“I’ve always said no matter what the audience, wheat is not just wheat. There are different kinds of wheat used for different kinds of foods,” Carver said. “In Oklahoma, being in the region of the country where hard red winter wheat is so prominent, it’s important that we produce wheat that matches those characteristics expected of hard red winter wheat. If we fall outside the expectations, our wheat will probably fall out of the supply chain. We don’t want that to happen.”

So, what’s this all mean for Oklahoma consumers?

Well, color and taste are among the few differences between products using hard red and hard white wheats.

“If you go to the grocery store, one of the main new breads you see is white whole wheat. It has a physically different appearance as the kernel isn’t as dark red compared to hard red winter wheat,” said Renee Albers-Nelson, OSU Cooperative Extension milling and baking specialist. “As people learn what it is and taste it, hard white wheat doesn’t have the slight bitterness so kids usually like the whole white wheat products better.”

Beyond that, most times, when you swipe a loaf of bread off the store shelf, it’s going to be difficult to taste or read on the label the type of wheat used to make the flour that makes the bread.

It’s also going to be near impossible to tell when savoring a warm biscuit or flavorful cake.

Moreover, there’s very little nutritional difference between the various wheat classes.

It’s not even set in stone anymore that cooks and bakers have to use certain types of flour to create specific types of baked goods.

“More and more today, and this is completely my opinion, you can read in textbooks where they say yes, we use hard red winter wheat for breads. But it also can be used in all-purpose flour and it can make a halfway decent cake and it can make pizza crust and other things,” Albers-Nelson said. “There are tricks to taking one thing and making something else with it.”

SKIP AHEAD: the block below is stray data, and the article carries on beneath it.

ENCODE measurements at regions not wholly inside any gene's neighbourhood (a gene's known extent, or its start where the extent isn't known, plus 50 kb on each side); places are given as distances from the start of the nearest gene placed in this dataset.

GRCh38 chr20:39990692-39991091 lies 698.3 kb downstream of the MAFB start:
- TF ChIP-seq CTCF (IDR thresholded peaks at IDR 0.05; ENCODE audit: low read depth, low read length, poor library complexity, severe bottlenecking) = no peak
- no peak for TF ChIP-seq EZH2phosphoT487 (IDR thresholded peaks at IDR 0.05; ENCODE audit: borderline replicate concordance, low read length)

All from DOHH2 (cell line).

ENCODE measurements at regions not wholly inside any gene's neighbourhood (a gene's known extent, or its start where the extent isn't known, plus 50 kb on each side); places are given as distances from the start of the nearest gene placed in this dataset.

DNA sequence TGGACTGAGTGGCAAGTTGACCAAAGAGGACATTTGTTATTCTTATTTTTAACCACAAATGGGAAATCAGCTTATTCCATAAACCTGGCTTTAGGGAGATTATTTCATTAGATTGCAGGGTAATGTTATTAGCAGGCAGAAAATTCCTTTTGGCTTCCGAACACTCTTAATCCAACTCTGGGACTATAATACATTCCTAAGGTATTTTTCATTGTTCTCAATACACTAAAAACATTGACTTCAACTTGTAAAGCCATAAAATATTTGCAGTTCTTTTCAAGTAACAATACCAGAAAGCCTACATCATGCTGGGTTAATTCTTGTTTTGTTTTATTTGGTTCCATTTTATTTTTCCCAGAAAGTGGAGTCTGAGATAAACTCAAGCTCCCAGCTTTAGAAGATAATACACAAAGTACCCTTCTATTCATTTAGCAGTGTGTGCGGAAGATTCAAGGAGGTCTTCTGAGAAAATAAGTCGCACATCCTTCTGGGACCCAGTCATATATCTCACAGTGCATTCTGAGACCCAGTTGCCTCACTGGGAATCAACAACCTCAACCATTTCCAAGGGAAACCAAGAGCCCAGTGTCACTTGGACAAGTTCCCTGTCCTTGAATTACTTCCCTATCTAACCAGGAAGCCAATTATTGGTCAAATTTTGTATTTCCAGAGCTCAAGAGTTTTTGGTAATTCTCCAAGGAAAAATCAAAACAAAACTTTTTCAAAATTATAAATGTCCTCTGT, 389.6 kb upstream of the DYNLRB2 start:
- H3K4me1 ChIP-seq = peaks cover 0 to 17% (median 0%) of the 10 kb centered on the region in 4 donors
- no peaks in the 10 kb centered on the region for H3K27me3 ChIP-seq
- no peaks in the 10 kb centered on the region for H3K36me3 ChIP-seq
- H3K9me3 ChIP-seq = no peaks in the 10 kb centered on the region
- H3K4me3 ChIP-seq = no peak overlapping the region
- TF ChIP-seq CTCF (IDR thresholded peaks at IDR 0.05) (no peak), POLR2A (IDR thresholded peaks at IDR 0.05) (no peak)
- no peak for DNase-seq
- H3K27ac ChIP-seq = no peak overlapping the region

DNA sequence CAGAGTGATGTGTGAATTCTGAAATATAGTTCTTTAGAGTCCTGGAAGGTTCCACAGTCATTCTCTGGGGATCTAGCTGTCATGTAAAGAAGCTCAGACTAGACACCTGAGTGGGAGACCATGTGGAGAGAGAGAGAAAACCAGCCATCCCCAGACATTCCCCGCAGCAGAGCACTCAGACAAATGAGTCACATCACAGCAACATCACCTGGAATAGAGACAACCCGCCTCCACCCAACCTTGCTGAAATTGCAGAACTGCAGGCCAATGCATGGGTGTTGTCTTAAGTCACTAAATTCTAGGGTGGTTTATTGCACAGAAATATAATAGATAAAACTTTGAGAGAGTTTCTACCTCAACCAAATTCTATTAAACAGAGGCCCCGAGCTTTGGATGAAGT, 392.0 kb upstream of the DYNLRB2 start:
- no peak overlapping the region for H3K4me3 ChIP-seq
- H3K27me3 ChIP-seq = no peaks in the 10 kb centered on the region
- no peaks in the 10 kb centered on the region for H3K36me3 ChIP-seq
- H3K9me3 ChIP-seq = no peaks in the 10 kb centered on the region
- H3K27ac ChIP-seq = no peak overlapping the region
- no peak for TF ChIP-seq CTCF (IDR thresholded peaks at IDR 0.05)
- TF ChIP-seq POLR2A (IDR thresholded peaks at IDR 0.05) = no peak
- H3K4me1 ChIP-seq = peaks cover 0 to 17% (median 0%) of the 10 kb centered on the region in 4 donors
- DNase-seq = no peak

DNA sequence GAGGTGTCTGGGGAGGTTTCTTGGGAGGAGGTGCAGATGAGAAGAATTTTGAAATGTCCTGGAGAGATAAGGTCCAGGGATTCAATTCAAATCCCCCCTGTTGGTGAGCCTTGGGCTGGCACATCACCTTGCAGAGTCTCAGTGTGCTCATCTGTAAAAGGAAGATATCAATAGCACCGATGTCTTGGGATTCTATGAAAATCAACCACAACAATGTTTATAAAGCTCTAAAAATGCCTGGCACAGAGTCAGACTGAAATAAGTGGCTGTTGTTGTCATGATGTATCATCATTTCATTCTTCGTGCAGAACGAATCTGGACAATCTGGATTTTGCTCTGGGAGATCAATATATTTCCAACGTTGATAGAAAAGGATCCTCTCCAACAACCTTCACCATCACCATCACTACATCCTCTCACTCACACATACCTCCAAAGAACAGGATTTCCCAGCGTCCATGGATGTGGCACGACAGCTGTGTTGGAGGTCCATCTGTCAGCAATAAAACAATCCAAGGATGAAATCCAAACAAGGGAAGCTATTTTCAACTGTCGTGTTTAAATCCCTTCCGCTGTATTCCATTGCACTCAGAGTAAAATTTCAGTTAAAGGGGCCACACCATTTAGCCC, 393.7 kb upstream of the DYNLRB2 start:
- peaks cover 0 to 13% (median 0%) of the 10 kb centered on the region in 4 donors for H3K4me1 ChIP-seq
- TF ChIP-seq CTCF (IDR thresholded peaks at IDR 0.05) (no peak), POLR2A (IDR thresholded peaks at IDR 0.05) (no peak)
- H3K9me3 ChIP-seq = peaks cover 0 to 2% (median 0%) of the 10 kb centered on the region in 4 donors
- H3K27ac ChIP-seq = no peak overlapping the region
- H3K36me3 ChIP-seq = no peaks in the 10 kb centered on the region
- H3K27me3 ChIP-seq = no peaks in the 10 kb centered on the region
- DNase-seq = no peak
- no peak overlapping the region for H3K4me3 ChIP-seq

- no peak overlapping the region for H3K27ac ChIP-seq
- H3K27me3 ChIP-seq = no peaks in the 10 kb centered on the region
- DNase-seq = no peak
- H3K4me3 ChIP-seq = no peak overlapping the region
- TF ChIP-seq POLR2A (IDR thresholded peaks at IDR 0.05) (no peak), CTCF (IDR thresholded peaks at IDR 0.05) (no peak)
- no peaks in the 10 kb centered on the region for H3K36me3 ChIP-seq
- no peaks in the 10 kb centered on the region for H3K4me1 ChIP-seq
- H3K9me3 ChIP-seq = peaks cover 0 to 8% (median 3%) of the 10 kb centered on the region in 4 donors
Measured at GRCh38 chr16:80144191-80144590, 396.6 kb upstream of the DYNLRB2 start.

All that said, Oklahoma wheat, particularly varieties developed by the OSU WIT, have excellent baking and milling properties.

“Normally, in Oklahoma we hear our wheat is great for bread. It’s hard red winter wheat and that usually makes great all-purpose or bread flour which makes good bread,” Albers-Nelson said.

In fact, it is a point of emphasis for the OSU WIT to ensure the varieties it develops not only perform well for producers, but also fulfill the needs of bakers and millers.

“That’s what we want to make sure of, that we do our part getting high quality wheat in the mill, whether it’s hard red winter or hard white,” Carver said. “Quality maybe means different things to different millers, but we know the ones we’re trying to satisfy with our breeding program want high quality.”

So, this Thanksgiving, don’t forget the Oklahoma wheat producers and the role they played in making the holiday memorable for you and your family.

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REPORTER/MEDIA CONTACT:
Leilana McKindra
Communications Specialist
Agricultural Communications Services
158 Agriculture North
Oklahoma State University
Stillwater, OK 74078
Phone: 405-744-6792
Fax: 405-744-5739
Email: leilana.mckindra@okstate.edu

Oklahoma State University - Stillwater, OK 74078
405.744.5000